And that’s exactly what Mohamed did. Quietly, and without ceremony, he continued his job. He did minor repair work, swept away wind-blown debris, re-leveled the sand and tended to the few plants that can survive the desert conditions.
He is one of many unsung heroes at the Commission. Within his care were the final resting places of war dead from more than 10 nations – allies and enemies from both World Wars. But none of them were forgotten.
While no one else could, he was there to remember and to tend.
Thankfully, things have since improved. In summer 2019, a new tunnel under the Suez Canal was opened, making access simple once more. Improved tools and supplies could be brought in and Mohamed received his first visitor in years: his manager, Baghdady Rashed.
And when Baghdady arrived, the site looked as if there had never been any problems at all.
War memorials come in many shapes and sizes. The Commonwealth War Graves Commission is known around the world for creating a blueprint for how memorials, and cemeteries, should look.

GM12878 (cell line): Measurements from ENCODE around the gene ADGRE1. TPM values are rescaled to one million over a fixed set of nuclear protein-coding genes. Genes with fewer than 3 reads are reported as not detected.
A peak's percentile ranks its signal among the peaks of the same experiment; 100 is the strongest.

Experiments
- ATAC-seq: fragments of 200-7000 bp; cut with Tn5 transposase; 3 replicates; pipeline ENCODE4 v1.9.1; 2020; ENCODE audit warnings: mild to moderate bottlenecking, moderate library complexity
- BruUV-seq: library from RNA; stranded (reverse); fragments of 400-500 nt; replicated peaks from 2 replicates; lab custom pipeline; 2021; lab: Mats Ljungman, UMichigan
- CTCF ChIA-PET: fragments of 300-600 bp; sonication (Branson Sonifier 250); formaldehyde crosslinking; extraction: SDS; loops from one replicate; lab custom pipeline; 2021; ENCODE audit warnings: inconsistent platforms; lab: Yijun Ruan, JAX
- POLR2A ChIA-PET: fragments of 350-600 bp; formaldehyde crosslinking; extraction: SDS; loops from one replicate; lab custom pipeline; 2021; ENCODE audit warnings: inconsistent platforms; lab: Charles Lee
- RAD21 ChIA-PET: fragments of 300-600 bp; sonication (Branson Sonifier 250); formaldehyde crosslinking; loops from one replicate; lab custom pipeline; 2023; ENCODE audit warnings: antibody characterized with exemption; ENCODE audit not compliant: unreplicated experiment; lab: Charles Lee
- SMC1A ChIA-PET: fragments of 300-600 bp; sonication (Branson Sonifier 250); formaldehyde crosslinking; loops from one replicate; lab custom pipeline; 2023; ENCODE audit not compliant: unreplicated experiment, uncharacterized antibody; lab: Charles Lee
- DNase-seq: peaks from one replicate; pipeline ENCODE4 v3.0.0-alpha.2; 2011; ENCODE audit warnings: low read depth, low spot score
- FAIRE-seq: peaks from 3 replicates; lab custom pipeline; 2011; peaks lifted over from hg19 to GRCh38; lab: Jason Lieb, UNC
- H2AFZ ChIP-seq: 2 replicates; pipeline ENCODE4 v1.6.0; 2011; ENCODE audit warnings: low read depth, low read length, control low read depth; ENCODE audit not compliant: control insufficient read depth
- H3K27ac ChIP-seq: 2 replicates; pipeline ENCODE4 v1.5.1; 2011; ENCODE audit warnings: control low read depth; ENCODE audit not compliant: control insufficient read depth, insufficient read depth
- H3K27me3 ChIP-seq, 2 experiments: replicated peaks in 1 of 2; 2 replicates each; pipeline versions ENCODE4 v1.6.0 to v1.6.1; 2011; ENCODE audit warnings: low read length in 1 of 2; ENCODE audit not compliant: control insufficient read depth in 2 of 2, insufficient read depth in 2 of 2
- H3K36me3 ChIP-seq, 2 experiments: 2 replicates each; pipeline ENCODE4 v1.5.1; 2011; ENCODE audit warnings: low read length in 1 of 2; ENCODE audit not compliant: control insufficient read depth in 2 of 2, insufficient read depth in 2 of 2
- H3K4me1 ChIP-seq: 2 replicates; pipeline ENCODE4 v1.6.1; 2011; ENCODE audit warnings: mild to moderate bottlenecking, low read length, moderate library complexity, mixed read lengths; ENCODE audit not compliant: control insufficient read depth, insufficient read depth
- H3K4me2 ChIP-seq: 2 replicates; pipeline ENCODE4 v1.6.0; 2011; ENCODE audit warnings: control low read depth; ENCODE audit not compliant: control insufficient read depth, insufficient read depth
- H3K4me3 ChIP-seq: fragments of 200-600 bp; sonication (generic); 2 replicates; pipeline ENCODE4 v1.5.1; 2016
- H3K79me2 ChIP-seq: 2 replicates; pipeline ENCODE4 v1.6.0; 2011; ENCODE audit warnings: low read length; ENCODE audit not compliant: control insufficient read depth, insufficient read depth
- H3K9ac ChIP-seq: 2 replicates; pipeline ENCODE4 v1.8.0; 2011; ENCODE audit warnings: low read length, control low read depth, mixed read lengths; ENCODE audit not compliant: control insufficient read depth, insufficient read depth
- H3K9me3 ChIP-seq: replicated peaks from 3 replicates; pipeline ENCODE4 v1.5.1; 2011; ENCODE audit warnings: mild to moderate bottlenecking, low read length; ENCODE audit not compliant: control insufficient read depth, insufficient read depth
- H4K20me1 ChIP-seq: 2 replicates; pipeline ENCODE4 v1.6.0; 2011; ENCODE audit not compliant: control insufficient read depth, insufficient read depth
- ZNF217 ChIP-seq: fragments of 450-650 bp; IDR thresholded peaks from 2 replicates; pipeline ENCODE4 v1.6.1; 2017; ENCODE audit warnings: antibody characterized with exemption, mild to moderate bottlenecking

But anyone familiar with our work will know that if we created a rule, it was probably broken at some point too.
Nowhere is that more obvious than in the hot, busy streets of Giza. It’s the location of quite possibly the most unusual and least known of all our memorials; one that broke the convention of ‘functional memorials’.
That’s because it is, in fact, a laboratory.
Building an annexe to an Egyptian eye hospital at the same time as constructing grand monumental memorials elsewhere in the world sounds strange, but it was no accident.
During the First World War around 125,000 Egyptian men supported British Empire Forces as part of the Egyptian Labour Corps (ELC) and the Camel Transport Corps (CTC).
Their work was varied. Some were stretcher bearers, others built vital supply and transport infrastructure that kept the war effort on the move.
However, when those serving with the ELC or CTC died, their units often buried them in unmarked graves or kept sporadic records, if at all. It’s estimated around 10,000 to 50,000 died during the First World War but an accurate number is impossible to know without proper records.